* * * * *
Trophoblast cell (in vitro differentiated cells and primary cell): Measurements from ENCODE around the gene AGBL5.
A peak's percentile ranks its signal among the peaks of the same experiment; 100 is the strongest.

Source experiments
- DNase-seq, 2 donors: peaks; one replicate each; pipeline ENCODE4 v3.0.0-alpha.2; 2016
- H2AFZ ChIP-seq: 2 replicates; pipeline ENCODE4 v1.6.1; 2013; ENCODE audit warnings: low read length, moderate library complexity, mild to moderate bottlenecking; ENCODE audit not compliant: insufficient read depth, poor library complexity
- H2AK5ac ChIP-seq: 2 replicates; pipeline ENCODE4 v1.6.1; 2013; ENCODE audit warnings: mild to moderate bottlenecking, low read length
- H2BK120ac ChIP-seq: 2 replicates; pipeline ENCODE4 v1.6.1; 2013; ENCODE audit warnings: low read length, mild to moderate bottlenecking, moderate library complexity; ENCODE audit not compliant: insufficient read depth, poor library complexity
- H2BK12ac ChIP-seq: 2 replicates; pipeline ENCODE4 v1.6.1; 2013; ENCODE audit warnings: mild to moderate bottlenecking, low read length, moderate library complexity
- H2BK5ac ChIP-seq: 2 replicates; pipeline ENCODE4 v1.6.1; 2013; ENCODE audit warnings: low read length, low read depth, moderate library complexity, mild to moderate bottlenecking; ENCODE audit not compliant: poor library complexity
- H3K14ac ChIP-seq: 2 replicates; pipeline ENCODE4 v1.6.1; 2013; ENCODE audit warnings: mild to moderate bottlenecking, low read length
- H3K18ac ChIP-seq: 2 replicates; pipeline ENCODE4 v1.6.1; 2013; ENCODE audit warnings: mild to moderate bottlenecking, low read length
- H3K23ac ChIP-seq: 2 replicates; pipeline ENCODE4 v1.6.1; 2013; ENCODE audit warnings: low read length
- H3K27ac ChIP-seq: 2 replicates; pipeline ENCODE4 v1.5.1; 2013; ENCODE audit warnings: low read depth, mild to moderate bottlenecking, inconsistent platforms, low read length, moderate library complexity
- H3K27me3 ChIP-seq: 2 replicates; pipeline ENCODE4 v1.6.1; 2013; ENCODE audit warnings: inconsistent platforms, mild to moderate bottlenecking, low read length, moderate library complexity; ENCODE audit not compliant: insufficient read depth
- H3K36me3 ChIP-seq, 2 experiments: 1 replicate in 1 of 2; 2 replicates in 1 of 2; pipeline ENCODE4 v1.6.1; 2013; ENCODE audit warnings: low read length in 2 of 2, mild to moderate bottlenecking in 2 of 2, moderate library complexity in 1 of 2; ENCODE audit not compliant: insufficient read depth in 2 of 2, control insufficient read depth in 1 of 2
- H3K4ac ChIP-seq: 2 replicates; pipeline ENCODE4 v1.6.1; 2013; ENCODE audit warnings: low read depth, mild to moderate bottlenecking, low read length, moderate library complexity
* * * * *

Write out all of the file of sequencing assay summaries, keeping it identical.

Trophoblast cell (in vitro differentiated cells and primary cell): Measurements from ENCODE around the gene AGBL5.
A peak's percentile ranks its signal among the peaks of the same experiment; 100 is the strongest.

Source experiments
- DNase-seq, 2 donors: peaks; one replicate each; pipeline ENCODE4 v3.0.0-alpha.2; 2016
- H2AFZ ChIP-seq: 2 replicates; pipeline ENCODE4 v1.6.1; 2013; ENCODE audit warnings: low read length, moderate library complexity, mild to moderate bottlenecking; ENCODE audit not compliant: insufficient read depth, poor library complexity
- H2AK5ac ChIP-seq: 2 replicates; pipeline ENCODE4 v1.6.1; 2013; ENCODE audit warnings: mild to moderate bottlenecking, low read length
- H2BK120ac ChIP-seq: 2 replicates; pipeline ENCODE4 v1.6.1; 2013; ENCODE audit warnings: low read length, mild to moderate bottlenecking, moderate library complexity; ENCODE audit not compliant: insufficient read depth, poor library complexity
- H2BK12ac ChIP-seq: 2 replicates; pipeline ENCODE4 v1.6.1; 2013; ENCODE audit warnings: mild to moderate bottlenecking, low read length, moderate library complexity
- H2BK5ac ChIP-seq: 2 replicates; pipeline ENCODE4 v1.6.1; 2013; ENCODE audit warnings: low read length, low read depth, moderate library complexity, mild to moderate bottlenecking; ENCODE audit not compliant: poor library complexity
- H3K14ac ChIP-seq: 2 replicates; pipeline ENCODE4 v1.6.1; 2013; ENCODE audit warnings: mild to moderate bottlenecking, low read length
- H3K18ac ChIP-seq: 2 replicates; pipeline ENCODE4 v1.6.1; 2013; ENCODE audit warnings: mild to moderate bottlenecking, low read length
- H3K23ac ChIP-seq: 2 replicates; pipeline ENCODE4 v1.6.1; 2013; ENCODE audit warnings: low read length
- H3K27ac ChIP-seq: 2 replicates; pipeline ENCODE4 v1.5.1; 2013; ENCODE audit warnings: low read depth, mild to moderate bottlenecking, inconsistent platforms, low read length, moderate library complexity
- H3K27me3 ChIP-seq: 2 replicates; pipeline ENCODE4 v1.6.1; 2013; ENCODE audit warnings: inconsistent platforms, mild to moderate bottlenecking, low read length, moderate library complexity; ENCODE audit not compliant: insufficient read depth
- H3K36me3 ChIP-seq, 2 experiments: 1 replicate in 1 of 2; 2 replicates in 1 of 2; pipeline ENCODE4 v1.6.1; 2013; ENCODE audit warnings: low read length in 2 of 2, mild to moderate bottlenecking in 2 of 2, moderate library complexity in 1 of 2; ENCODE audit not compliant: insufficient read depth in 2 of 2, control insufficient read depth in 1 of 2
- H3K4ac ChIP-seq: 2 replicates; pipeline ENCODE4 v1.6.1; 2013; ENCODE audit warnings: low read depth, mild to moderate bottlenecking, low read length, moderate library complexity